This has to be one of the easiest and tastiest ways I’ve fixed broccoli, to date. Not only do the little florets get crispy and brown, the broccoli stalks get tender, yet stay firm — making this a great textural contrast, as well!

roasted broccoliCrispy Roasted Broccoli

Ingredients:

  • 1 head fresh Broccoli (if you need to rinse this, do so a few hours or day before as the oil won’t stick to moisture)
  • 1 tsp. minced Garlic (I used roasted), more to taste
  • 1-2 Tbs. Olive Oil (enough to coat without being “drippy”)
  • Salt, Pepper, and/or other seasonings to taste (I think curry or cumin would be delish)
  • Fresh Lemon juice (to taste)

Directions:

  1. Chop the broccoli into small, bite-sized florets (you don’t have to use the stems but I like them).
  2. Put everything into a bowl or bag and toss/shake to coat.
  3. Roast at 375F (to 400F, depending on your oven) for about 30 minutes.
  4. Drizzle with fresh lemon juice.
  5. Check the seasoning again (I had to add a bit more salt at the end).
  6. Serve warm while it’s still crunchy.

Needless to say, this doesn’t keep well if there are leftovers. Fortunately, that’s never been a problem in this house. 

 

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Life Hacks

I always just assumed they were tips and hints of cool and inventive things to do to make your life easier. Who knew they had an actual name? According to Wikipedia “life hacking refers to any productivity trick, shortcut, skill, or novelty method to increase productivity and efficiency, in all walks of life; in other words, anything that solves an everyday problem in a clever or non-obvious way.” I like it!

Fred has just found “life hacks” on the internet. I can tell when he’s found new ones because his eyebrows raise and there’s a distinct twinkle in his eye as he hits “mail link to page.” Within seconds, I hear a “ding” on my phone alerting me there’s a new email, followed by a big smile and “didja geddit yet?” (Yes, it is mandatory to stop what I’m doing to look at his email. But I can’t really fault him for wanting to share. I’m sitting here doing a blog post about it that’s going out to the world…).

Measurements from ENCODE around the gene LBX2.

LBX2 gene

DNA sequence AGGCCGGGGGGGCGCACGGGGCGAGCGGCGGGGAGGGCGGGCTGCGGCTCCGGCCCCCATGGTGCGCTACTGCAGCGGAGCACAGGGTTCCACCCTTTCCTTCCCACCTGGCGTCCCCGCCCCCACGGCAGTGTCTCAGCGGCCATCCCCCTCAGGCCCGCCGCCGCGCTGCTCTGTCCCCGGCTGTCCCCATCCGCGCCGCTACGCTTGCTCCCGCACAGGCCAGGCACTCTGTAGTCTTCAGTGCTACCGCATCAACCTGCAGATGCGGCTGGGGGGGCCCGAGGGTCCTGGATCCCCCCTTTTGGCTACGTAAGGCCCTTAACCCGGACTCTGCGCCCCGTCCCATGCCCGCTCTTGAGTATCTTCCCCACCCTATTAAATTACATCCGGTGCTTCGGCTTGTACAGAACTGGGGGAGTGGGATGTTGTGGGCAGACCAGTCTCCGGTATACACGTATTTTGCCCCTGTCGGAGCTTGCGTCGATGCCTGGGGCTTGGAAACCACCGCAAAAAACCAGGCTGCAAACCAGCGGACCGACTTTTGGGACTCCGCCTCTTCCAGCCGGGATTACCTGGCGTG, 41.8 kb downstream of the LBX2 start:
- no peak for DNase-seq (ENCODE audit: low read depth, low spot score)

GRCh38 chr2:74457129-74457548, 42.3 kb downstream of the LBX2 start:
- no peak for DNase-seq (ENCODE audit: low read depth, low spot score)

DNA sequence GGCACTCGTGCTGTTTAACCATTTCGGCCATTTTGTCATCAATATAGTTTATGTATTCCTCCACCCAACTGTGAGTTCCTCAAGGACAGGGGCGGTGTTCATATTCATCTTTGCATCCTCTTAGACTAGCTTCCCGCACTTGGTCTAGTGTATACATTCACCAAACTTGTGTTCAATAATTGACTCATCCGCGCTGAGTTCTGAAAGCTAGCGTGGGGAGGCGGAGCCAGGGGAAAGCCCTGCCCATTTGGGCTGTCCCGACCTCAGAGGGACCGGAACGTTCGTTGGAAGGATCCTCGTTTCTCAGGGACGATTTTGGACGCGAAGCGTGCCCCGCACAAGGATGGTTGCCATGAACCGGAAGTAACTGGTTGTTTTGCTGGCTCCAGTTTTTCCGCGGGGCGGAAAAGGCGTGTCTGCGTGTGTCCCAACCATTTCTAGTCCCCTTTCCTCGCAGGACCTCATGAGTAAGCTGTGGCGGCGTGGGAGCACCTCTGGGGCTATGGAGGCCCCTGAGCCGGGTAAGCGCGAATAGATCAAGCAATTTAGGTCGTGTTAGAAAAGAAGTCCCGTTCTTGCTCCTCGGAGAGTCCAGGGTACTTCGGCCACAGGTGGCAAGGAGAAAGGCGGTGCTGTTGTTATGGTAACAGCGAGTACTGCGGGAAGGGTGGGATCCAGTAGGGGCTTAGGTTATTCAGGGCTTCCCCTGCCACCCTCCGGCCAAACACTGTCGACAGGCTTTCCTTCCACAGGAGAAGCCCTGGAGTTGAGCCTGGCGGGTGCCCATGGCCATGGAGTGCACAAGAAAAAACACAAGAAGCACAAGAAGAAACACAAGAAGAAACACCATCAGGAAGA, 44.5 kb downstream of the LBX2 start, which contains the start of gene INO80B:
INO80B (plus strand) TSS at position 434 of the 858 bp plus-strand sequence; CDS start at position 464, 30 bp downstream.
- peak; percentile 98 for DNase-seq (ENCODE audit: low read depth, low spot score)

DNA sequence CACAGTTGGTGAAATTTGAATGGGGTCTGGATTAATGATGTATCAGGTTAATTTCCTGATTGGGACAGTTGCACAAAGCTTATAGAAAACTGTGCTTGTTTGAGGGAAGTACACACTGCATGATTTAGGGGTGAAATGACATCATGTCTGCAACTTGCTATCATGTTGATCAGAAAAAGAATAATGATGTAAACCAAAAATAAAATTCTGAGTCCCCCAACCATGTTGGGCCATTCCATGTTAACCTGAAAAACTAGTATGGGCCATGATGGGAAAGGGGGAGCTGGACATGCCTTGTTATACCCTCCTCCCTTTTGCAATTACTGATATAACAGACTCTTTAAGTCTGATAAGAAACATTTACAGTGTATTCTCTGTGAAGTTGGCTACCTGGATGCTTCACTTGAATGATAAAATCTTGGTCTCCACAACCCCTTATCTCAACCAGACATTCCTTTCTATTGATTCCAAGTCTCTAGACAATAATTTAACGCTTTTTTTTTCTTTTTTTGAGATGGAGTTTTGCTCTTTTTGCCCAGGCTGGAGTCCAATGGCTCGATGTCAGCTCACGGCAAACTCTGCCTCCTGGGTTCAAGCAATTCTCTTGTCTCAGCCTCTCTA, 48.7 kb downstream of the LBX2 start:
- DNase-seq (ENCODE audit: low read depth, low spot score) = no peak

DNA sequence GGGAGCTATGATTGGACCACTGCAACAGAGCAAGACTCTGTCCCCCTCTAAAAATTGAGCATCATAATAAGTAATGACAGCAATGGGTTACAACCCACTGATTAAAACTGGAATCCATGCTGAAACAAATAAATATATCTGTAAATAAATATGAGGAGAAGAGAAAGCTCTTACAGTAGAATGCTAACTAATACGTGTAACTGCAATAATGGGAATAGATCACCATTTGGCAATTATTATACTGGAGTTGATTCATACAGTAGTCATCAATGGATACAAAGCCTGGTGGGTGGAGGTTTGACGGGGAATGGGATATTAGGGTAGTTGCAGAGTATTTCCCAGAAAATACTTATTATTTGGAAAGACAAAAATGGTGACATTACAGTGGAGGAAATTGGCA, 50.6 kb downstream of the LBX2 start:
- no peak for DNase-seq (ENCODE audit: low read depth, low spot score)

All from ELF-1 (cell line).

Here are a couple to get you started, in case life hacks are new to you, too. I’ve also put a couple of links, below, in case you want to take a peek at some more (sorry about any duplicate ideas in these — some things are just worth posting again and again!).

Use a sticky note to get debris out from in between the keyboard keys (a vacuum with an attachment works well, too but you don’t always have one of those in your desk drawers…).hack 1

This is a tip that I’ve been using since before Life Hacks had a name!hack egg

Use a can opener to cut through the edges of that super hard, plastic packaging.hack 2

 

This is, by far, my favorite one. It makes me want to do laudry…almost. http://www.youtube.com/watchv=0qeozw4thnM&feature=player_embedded

Website links:

http://www.buzzfeed.com/readcommentbackwards/37-essential-lifehacks-every-college-student-or-a-dmjk

http://dedalvs.tumblr.com/post/48998678919/99-life-hacks-to-make-your-life-easier

http://www.lifehack.org/articles/lifestyle/100-life-hacks-that-make-life-easier.html

http://1000lifehacks.com/

(Hey! If you’re the originator of any of these, let me know! I’m happy to give you credit and kudos!).